Qwest union to seek short#x2013;term; contract
DENVER -- Qwest Communications' largest union will seek a short-term contract and forgo raises through 2005 because of the telecommunications company's financial problems.
The Communications Workers of America District 7, which represents 28,000 employees, will seek a two-year contract instead of the standard three-year contract.
"They're going to be profitable by then, and it will be time for them to pay for what we may not be able to get at this point," said John Thompson, union vice president.
The union began bargaining with Qwest this month.
The current contract, a two-year extension from 2001, expires in August. Thompson said pay raises would be discussed in 2005.
Qwest wouldn't comment on negotiations.
The Denver-based company is the dominant local-phone provider in 14 states including Minnesota.
It is struggling with $20 billion in debt and stagnant revenue.
CEO: AirTran expansion planned
MINNEAPOLIS -- While six major airlines are slashing costs after losing $3.6 billion in the first quarter, AirTran Airways CEO Joe Leonard is taking a different turn.
AirTran is making plans to acquire 100 new airplanes.
The low-fare carrier made $10.7 million last year, and Leonard wants to expand the Florida-based company by 25 percent a year.
Leonard, who has a home in Forest Lake, Minn., talked about the airline's success in a speech today in Andover at a MetroNorth Chamber of Commerce luncheon and in a Star Tribune interview.
AirTran has a hub in Atlanta and serves 41 cities, including Minneapolis-St. Paul.
On Wednesday, it launched an expansion into the Western United States by beginning nonstop service to Denver, and it will add flights to Los Angeles and Las Vegas in June.
AirTran currently is meeting with Airbus and Boeing because Leonard wants to add a new plane type to the fleet -- either the Boeing 737 or the Airbus A319.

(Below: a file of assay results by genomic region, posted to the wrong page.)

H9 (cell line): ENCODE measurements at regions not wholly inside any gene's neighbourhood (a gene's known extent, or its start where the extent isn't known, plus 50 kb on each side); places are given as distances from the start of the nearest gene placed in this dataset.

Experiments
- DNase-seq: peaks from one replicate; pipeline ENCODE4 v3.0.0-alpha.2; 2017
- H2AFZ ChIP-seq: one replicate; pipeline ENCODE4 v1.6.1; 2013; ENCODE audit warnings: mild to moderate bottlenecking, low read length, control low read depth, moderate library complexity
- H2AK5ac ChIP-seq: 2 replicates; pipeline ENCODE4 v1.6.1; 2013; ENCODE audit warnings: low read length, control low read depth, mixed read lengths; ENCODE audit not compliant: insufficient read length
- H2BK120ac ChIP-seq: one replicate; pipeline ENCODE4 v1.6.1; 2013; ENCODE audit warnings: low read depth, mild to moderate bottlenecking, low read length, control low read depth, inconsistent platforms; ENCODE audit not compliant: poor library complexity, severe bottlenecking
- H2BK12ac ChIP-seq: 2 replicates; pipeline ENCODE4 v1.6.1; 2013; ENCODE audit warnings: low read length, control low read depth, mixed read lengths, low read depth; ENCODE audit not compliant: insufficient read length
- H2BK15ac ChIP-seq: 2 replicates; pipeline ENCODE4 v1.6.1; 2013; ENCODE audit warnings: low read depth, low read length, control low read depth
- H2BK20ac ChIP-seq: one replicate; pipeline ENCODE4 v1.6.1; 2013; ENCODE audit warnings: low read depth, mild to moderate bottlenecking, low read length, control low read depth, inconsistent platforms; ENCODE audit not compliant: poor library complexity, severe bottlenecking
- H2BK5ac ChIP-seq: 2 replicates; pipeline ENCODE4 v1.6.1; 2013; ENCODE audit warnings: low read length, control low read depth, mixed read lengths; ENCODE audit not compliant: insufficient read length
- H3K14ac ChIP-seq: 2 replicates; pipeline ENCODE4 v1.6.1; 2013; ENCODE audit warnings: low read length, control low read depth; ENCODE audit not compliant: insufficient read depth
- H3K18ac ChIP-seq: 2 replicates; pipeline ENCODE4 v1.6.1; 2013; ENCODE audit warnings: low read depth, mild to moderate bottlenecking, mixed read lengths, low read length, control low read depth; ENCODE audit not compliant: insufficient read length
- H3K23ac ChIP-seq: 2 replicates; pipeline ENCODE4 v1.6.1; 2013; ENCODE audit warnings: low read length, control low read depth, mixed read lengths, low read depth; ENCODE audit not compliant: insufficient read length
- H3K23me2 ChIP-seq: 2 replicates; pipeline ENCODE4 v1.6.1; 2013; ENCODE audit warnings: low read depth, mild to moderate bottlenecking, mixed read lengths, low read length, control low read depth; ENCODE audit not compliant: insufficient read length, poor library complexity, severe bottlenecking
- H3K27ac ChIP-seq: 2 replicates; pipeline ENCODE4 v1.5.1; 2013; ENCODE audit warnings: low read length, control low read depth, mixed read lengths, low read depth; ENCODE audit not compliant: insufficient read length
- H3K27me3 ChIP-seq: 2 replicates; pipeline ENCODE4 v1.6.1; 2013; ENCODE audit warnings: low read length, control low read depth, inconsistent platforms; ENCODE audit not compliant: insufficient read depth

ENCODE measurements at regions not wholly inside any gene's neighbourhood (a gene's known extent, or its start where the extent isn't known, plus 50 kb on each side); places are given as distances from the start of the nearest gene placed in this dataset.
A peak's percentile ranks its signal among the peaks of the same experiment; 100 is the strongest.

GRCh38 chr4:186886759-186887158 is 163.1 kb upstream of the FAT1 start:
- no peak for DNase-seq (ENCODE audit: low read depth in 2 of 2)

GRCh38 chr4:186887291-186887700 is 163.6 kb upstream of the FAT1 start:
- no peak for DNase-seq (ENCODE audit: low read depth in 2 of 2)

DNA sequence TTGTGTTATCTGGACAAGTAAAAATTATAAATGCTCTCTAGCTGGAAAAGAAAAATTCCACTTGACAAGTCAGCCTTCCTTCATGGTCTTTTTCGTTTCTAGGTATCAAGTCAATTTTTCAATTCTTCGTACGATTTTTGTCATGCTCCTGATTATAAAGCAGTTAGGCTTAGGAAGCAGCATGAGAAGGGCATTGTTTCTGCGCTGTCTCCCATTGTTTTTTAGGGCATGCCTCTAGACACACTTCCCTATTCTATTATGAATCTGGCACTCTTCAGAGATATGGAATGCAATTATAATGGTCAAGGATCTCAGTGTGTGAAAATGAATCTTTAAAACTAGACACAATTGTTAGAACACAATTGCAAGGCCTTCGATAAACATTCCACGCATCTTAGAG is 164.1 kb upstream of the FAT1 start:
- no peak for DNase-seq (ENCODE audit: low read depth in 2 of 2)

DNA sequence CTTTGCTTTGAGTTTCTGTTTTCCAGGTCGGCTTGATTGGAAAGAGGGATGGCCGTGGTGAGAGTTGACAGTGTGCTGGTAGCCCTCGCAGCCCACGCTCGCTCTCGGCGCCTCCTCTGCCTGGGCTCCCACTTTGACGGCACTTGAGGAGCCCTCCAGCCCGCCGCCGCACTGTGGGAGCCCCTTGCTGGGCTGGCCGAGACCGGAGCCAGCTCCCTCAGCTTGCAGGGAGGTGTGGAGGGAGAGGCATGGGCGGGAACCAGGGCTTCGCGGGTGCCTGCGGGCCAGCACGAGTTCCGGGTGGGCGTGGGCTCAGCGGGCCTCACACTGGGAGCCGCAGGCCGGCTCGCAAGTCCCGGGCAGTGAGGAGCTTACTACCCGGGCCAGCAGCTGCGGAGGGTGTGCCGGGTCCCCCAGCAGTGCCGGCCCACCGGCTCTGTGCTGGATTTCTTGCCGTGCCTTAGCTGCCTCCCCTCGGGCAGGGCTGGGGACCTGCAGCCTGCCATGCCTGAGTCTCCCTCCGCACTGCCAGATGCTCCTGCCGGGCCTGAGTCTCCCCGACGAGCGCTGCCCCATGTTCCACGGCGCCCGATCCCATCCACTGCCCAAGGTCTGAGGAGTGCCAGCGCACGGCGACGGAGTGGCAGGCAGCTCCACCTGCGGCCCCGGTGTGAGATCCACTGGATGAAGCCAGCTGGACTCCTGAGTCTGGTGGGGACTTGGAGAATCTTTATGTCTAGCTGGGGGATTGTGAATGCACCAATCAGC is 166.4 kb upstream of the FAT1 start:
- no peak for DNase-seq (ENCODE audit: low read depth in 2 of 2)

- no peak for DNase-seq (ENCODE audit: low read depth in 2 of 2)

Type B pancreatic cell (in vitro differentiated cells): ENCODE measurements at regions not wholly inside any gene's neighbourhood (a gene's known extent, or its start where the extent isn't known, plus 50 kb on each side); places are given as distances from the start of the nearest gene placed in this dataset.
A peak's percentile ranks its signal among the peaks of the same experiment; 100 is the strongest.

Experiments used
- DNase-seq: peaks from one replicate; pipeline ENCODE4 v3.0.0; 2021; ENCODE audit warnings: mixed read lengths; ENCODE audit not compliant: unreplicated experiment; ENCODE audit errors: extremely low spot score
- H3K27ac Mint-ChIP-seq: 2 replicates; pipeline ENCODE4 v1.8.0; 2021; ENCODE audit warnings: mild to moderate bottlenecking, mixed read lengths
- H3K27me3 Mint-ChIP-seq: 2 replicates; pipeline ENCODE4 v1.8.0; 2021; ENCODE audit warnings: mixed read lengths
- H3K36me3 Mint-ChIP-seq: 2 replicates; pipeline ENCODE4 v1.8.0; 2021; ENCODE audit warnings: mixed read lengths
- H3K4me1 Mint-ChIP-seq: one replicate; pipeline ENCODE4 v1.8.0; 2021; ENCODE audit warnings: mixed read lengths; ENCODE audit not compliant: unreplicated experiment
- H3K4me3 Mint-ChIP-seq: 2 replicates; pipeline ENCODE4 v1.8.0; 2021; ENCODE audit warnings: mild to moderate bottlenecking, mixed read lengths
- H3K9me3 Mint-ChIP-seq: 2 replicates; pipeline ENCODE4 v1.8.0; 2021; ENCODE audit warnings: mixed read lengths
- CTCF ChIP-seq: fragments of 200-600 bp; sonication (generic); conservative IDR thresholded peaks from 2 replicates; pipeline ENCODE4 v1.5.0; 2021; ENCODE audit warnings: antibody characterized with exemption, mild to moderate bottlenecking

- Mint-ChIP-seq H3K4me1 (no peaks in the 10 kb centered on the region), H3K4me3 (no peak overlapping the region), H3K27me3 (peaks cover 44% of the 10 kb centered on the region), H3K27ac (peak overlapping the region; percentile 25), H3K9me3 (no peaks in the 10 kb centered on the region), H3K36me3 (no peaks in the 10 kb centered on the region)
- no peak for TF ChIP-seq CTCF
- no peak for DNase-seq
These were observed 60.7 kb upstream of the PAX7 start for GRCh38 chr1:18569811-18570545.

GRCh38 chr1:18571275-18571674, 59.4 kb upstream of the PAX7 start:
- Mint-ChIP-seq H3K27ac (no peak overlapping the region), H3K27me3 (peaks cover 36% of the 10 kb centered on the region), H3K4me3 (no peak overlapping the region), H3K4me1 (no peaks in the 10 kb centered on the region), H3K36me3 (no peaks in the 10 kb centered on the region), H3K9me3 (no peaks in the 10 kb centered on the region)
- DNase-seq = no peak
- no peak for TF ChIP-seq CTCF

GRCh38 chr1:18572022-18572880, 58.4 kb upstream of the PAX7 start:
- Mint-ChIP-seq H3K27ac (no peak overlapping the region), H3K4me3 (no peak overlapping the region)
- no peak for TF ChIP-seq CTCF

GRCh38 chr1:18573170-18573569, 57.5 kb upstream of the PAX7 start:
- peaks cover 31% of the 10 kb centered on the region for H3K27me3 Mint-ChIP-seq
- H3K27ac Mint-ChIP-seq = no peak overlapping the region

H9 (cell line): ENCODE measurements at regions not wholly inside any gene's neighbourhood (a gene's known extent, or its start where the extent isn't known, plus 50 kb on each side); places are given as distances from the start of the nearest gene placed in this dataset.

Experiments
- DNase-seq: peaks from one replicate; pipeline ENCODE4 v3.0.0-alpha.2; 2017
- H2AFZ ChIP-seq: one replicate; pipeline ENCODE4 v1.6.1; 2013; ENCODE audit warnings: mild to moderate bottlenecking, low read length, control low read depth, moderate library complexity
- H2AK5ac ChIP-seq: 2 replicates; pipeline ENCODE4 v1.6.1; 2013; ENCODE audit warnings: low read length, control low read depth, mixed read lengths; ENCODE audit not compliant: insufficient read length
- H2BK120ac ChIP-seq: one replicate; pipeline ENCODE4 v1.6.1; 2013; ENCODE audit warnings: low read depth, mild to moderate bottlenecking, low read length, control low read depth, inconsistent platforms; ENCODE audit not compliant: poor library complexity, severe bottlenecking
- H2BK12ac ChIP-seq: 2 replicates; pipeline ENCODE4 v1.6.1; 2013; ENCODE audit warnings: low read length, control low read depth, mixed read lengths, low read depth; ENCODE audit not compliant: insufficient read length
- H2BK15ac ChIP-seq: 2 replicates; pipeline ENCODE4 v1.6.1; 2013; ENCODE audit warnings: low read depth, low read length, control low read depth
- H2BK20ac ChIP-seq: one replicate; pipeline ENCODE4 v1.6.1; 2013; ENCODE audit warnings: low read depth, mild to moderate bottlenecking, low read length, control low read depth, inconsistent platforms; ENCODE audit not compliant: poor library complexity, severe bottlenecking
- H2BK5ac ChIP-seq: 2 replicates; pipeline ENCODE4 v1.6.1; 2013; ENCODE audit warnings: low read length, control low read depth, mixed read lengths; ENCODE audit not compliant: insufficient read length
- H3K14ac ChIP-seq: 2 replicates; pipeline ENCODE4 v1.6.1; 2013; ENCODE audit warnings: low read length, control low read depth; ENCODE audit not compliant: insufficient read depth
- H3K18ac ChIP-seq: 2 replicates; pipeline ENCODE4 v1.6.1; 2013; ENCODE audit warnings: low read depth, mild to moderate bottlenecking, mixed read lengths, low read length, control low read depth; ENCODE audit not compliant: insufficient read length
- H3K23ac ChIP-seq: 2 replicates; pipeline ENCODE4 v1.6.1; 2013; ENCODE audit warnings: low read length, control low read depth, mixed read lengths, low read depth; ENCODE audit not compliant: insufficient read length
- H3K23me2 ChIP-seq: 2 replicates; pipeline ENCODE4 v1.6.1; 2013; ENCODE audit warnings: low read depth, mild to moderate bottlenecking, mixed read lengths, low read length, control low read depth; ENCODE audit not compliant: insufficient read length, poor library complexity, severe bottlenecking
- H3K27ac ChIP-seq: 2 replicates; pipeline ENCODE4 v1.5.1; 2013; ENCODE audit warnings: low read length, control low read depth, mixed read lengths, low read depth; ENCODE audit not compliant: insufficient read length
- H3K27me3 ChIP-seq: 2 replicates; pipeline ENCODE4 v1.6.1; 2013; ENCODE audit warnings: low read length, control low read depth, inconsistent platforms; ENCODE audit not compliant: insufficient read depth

Leonard expects to choose between Airbus and Boeing this summer and then start taking delivery on the new planes in June 2004.
The new planes are expected to arrive at the rate of one per month
Airbus seals landmark European deal
BERLIN -- Seven European countries Tuesday sealed a long-awaited order for 180 Airbus military transport planes, a deal worth some 20 billion euros ($23.8 billion) that is meant to boost Europe's ability to deploy independently of NATO.
The contract, signed in the former German capital of Bonn, includes 60 A400M aircraft for Germany and 50 for France. The signing came after German lawmakers last week approved funding for the planes after years of wrangling.
The deal was signed by the Airbus Military subsidiary of European Aeronautic Defence &; Space Co. and a procurement agency representing the buyers, which also include Spain, which is taking 27 aircraft; Britain, 25, Turkey, 10; Belgium, seven, and Luxembourg, one.
Expected to enter service by 2010, the planes are part of European Union plans to set up its own 60,000-strong military force capable of quick deployments independent of NATO.
The A400M, powered by four turboprop engines, is designed to replace aging military transport planes such as the U.S.-made Hercules C-130 and the Franco-German Transall.
The plane will also be competing on the world market, notably against U.S. makers.
The project has been on the drawing board for more than 20 years, dogged by tight defense budgets.